This is an unusual time in the history of consecrated life. Granted, the history of religious life is filled with “unusual times,” from the Ammas and Abbas who sought solitude in the desert and instead formed communities, to the call of Francis to rebuild God’s church which lead to a whole new form of religious life, to the suppression of religious during the French revolution which spread religious further into the new world, to the church’s own revolution in the form of the renewal of religious life after the Second Vatican Council which we are still experiencing in echoes and reverberations.
Today’s unusual time, from my perspective as a newer and younger religious, is a precious one. As Pope Francis so beautifully puts it, this is a time for younger religious, who are both part of the present and part of the future, to be “actively engaged in dialogue with the previous generation,” to be “enriched by their experiences and wisdom, while at the same time inspiring them, by [our] own energy and enthusiasm, to recapture their original idealism.”
While there have always been multiple generations in religious life, our current demographic reality means that there are 30 to 40 decades between me and most of my mentors in religious life. That makes this time all the more precious, and makes me grateful to be actively sharing my own energy and enthusiasm at a time when I can mix and mingle that energy and enthusiasm with those who have been living religious life, in some cases, longer than I’ve been alive. I am so very grateful for the presence, love, support, and friendship of my Sisters of all ages.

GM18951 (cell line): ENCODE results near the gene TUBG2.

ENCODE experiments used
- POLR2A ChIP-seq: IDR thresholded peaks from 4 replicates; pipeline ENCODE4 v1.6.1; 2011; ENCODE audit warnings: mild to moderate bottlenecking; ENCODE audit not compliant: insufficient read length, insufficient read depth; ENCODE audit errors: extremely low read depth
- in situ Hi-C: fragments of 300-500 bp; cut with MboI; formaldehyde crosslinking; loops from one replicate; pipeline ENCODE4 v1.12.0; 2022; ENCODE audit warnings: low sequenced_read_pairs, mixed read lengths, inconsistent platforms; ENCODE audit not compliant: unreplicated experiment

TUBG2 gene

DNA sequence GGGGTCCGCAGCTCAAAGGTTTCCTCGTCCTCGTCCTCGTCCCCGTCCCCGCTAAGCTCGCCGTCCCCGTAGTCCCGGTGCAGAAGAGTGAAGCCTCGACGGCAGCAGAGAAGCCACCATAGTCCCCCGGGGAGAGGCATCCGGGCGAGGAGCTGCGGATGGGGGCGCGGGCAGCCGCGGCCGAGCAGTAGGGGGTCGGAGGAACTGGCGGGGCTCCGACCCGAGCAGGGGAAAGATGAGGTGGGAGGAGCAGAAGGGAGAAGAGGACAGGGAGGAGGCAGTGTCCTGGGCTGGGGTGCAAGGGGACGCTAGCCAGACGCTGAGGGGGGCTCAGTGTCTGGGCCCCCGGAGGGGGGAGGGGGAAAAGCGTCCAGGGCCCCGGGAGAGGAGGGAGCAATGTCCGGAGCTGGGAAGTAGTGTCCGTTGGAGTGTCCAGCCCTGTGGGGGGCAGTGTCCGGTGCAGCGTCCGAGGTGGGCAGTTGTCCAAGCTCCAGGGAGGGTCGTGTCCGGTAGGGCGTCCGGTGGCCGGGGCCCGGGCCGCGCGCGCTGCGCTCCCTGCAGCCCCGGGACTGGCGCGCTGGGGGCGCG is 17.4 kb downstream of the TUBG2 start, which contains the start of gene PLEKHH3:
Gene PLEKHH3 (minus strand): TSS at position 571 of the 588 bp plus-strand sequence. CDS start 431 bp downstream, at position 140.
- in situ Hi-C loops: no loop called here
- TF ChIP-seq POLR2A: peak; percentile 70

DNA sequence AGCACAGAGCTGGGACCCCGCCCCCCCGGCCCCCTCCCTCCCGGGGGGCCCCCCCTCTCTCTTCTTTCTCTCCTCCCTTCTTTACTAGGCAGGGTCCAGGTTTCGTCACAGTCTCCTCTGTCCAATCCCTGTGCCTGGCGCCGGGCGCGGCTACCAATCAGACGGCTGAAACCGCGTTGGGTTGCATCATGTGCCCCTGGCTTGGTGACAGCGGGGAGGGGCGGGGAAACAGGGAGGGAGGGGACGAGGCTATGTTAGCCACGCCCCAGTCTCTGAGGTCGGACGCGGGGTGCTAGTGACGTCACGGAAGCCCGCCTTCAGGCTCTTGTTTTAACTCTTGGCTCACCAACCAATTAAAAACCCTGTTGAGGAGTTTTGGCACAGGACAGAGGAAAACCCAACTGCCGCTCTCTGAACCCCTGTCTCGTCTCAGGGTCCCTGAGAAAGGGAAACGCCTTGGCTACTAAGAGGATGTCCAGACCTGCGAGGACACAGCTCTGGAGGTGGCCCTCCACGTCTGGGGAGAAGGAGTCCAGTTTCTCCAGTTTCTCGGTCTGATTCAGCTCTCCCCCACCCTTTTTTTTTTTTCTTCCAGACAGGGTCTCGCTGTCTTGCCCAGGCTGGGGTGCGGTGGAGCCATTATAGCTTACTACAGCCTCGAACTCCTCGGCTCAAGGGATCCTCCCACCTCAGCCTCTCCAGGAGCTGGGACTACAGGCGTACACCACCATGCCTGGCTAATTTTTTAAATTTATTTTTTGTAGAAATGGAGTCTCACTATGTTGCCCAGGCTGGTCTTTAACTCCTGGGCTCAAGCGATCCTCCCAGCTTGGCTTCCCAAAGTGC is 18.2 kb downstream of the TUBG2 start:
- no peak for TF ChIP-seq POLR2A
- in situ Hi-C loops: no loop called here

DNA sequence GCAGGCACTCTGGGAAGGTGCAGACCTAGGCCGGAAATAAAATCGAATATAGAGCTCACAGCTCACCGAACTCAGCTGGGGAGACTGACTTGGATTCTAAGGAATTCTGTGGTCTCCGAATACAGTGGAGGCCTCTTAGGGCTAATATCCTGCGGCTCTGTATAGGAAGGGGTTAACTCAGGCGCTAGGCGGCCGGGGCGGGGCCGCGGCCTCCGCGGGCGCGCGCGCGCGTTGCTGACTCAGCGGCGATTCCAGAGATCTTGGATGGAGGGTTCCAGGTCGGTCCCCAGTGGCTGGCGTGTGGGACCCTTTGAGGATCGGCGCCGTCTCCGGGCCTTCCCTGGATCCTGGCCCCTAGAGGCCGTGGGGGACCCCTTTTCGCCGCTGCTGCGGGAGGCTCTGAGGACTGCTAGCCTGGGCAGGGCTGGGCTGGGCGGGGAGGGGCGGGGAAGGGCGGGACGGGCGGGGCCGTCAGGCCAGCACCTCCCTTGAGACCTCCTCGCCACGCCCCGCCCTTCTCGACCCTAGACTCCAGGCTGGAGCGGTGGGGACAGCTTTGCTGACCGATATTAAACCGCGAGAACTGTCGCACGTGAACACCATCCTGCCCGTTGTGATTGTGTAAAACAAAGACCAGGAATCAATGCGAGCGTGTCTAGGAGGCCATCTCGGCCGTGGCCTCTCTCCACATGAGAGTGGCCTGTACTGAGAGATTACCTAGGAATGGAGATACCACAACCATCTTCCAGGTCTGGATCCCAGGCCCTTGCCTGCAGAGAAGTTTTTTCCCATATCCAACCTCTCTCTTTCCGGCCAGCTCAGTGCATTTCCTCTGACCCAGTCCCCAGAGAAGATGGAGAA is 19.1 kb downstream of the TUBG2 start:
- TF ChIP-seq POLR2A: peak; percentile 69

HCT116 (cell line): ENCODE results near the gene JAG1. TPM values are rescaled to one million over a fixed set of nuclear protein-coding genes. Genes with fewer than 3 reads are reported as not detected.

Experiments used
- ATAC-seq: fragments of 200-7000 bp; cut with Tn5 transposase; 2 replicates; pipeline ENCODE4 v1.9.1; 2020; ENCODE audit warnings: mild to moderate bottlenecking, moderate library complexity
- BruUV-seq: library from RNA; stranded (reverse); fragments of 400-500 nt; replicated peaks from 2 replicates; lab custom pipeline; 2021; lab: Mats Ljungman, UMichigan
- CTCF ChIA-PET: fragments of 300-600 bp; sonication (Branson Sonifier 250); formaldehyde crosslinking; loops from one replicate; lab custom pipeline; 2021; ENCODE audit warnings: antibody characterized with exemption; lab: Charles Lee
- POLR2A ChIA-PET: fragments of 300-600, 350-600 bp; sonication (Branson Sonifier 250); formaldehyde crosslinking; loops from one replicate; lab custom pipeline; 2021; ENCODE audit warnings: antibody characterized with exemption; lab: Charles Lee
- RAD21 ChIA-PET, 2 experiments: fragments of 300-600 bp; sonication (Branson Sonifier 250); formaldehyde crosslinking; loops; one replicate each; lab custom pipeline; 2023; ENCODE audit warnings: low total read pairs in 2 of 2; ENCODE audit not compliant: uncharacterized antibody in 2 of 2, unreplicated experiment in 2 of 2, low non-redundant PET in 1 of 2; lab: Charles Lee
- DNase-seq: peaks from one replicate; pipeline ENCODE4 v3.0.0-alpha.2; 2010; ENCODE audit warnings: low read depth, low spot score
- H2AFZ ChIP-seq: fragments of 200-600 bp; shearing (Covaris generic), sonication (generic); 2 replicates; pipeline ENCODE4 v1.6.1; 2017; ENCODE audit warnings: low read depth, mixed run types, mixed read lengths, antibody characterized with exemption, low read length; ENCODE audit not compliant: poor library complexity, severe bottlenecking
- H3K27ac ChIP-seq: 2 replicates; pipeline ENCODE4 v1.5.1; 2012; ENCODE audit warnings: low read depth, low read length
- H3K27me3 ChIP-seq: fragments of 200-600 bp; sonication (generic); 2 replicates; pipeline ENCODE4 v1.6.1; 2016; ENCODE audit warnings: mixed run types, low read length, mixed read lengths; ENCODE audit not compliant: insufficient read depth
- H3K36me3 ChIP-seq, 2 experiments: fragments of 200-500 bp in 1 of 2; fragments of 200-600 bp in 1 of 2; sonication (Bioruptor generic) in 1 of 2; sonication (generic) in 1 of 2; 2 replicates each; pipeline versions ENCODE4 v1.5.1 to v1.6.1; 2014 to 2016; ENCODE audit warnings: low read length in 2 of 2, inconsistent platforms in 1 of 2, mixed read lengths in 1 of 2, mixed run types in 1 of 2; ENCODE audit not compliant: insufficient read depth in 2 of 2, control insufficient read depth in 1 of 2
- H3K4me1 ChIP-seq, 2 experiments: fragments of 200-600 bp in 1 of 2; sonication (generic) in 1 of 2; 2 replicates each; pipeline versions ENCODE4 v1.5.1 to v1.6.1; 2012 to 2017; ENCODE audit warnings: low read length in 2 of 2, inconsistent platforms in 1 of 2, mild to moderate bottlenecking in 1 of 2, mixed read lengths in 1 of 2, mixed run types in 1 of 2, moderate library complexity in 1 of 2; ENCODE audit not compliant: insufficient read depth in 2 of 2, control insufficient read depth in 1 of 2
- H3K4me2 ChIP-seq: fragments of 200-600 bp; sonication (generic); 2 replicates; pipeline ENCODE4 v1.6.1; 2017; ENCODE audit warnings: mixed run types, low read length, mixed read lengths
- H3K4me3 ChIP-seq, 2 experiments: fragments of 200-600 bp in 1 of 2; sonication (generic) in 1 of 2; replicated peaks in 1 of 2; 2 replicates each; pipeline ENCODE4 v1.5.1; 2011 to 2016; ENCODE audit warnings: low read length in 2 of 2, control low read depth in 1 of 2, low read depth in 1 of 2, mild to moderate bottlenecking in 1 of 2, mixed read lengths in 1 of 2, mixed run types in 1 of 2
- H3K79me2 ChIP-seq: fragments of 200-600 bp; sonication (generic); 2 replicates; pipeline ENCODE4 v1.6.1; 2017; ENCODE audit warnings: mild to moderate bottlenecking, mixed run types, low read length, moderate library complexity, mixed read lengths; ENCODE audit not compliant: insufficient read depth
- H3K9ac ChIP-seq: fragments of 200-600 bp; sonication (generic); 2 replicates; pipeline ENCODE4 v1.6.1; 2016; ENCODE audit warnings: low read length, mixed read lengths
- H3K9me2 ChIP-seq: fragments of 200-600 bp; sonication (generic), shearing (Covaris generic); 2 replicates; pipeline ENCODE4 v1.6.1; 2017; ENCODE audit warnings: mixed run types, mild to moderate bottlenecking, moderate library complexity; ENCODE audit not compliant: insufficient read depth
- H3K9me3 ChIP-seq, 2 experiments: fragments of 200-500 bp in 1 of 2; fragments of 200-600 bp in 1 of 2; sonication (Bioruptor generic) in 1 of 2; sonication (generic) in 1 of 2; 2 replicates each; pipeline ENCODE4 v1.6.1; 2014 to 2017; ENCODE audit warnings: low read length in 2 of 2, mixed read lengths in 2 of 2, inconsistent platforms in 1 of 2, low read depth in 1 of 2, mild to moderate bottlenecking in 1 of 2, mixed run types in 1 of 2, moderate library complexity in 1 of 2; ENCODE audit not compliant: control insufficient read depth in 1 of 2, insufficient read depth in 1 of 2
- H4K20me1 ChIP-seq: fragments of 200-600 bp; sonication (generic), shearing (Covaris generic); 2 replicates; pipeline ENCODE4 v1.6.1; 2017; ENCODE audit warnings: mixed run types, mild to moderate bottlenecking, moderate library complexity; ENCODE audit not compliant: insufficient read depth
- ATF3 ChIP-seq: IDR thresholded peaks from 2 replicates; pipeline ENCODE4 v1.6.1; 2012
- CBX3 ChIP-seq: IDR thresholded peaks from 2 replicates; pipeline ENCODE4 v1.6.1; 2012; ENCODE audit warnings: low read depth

Today’s unusual time is also a critical one, for the needs of the world and for the sustainability of our way of life to be a witness to God’s love in that world. Looking at the reality of demographics and resources and our own ability to cross the divides can make it all seem a little bit crazy. But as Pope Francis reminds us, our hope in the future is not based on statistics or accomplishments or our own abilities. It’s based on “the One for whom ‘nothing is impossible.'”
I’d like to end this post by repeating these words from Pope Francis:
“This is the hope which does not disappoint; it is the hope which enables consecrated life to keep writing its great history well into the future.”
The generations that are living religious life today all believe in that future. We are inspired by the stories that God started in our founders and that continue to be written today. We know that God is still writing that story, and lucky us, spurred on by the Holy Spirit, we have the opportunity and obligation to co-create that future full of hope for all God’s people in need. Amen.